A student who can’t read on grade level by 3rd grade is four times less likely to graduate by age 19 than a child who reads proficiently by that time, according to a new study. Add poverty to the mix, the report concludes, and a student is 13 times less likely to graduate on time than his or her proficient and wealthier peer.
“Third grade is a kind of pivot point,” said Donald J. Hernandez, a sociology professor at Hunter College, at the City University of New York, and the author of the study, which was released this month at the American Educational Research Association convention in New Orleans. “We teach reading for the first three grades, and then after that, children are not so much learning to read but using their reading skills to learn other topics. In that sense, if you haven’t succeeded by 3rd grade, it’s more difficult to [remediate] than it would have been if you started before then.”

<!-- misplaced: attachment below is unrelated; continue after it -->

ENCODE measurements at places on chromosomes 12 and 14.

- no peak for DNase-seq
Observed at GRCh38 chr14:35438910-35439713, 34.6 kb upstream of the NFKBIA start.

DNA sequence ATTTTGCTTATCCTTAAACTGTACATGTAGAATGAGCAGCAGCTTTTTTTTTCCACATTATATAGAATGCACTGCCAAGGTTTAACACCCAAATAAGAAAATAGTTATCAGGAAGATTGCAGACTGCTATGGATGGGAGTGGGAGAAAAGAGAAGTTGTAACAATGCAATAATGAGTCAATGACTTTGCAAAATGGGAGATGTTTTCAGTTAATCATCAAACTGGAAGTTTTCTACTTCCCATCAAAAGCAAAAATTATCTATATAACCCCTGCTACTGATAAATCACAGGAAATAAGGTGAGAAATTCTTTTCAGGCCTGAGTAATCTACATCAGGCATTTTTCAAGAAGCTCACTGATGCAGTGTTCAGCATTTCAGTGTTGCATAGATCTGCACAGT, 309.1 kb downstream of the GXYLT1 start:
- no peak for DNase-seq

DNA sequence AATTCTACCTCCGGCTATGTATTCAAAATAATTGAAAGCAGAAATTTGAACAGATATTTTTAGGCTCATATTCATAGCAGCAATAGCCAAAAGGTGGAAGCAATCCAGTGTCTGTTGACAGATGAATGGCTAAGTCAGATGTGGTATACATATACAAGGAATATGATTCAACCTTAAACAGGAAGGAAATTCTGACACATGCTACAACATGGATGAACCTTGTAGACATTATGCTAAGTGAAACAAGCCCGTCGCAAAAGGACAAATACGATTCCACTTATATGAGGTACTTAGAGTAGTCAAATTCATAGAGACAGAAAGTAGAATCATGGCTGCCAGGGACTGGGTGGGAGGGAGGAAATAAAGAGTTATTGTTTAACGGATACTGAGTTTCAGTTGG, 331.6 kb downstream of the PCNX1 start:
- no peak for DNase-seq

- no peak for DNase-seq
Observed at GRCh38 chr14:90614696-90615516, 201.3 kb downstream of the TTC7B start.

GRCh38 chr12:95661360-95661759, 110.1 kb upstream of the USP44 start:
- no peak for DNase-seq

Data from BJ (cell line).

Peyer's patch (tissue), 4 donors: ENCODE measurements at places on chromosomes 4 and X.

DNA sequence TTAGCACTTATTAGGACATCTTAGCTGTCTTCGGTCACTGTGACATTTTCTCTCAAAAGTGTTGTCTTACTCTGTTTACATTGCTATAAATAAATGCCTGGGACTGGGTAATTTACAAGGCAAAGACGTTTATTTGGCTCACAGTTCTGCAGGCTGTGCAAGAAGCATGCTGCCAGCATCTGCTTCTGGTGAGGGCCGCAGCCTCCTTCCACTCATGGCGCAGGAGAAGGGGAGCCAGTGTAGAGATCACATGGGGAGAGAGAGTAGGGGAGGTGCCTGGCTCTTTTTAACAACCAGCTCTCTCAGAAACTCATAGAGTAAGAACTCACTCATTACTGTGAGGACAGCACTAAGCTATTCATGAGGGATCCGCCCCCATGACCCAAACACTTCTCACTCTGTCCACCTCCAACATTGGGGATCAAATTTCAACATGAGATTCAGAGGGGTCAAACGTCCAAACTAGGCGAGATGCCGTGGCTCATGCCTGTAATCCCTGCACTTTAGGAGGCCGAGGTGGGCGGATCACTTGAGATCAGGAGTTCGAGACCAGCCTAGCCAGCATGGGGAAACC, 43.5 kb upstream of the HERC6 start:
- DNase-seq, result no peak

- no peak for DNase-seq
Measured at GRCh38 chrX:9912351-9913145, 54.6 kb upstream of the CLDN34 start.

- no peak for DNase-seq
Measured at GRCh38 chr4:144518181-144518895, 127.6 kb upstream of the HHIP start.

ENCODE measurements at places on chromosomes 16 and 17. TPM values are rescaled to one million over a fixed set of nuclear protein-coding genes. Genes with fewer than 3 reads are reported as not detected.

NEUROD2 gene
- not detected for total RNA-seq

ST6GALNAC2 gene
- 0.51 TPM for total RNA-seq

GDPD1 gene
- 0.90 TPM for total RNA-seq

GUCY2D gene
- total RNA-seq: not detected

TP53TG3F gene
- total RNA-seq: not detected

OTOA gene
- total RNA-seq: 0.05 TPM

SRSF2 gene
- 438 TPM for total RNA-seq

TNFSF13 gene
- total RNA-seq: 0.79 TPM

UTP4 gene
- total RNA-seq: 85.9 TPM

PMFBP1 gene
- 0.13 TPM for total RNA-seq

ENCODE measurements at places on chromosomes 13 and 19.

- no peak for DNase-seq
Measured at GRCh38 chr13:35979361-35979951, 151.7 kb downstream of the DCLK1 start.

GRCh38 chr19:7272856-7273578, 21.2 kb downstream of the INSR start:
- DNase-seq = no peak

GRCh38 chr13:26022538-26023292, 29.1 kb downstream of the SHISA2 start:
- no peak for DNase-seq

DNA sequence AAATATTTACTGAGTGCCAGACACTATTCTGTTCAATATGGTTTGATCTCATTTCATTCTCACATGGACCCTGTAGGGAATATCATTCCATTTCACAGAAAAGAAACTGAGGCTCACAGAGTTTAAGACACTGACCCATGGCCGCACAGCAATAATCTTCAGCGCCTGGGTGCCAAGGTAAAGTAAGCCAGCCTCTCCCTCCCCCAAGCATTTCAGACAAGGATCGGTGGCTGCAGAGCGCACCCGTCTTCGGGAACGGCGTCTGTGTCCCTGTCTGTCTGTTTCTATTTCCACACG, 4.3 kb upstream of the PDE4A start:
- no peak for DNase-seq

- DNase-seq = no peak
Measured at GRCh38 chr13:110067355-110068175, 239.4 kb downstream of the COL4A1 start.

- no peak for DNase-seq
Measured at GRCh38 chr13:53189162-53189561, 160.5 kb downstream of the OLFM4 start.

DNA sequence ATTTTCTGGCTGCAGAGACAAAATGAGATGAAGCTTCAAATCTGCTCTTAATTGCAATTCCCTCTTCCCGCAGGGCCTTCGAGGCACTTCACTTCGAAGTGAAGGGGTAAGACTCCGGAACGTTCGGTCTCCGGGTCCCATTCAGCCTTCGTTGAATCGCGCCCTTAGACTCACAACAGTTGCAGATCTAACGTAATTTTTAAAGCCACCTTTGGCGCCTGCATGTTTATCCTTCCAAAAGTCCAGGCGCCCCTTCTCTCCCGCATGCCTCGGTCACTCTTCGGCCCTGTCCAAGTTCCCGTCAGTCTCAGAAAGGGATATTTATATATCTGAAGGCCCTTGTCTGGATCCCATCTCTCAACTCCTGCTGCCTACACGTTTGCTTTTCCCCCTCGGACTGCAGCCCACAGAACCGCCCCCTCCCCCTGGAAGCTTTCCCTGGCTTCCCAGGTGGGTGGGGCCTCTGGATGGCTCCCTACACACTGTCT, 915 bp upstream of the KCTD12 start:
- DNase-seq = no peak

Mr. Hernandez analyzed the reading scores and later graduation rates of 3,975 students, born between 1979 and 1989, in the U.S. Bureau of Labor Statistics’ National Longitudinal Study of Youth 1979. He found that 16 percent overall did not have a diploma by age 19, and that students who had struggled with reading in early elementary school grew up to constitute 88 percent of those who did not receive a diploma. That made low reading skills in 3rd grade an even stronger predictor of dropping out of school than having spent at least a year in poverty during childhood.
The study was released by the Annie E. Casey Foundation, of Baltimore, to promote its new focus on improving learning during children’s early years.
A version of this article appeared in the April 20, 2011 edition of Education Week as Early Reading Problems Flag Potential Dropouts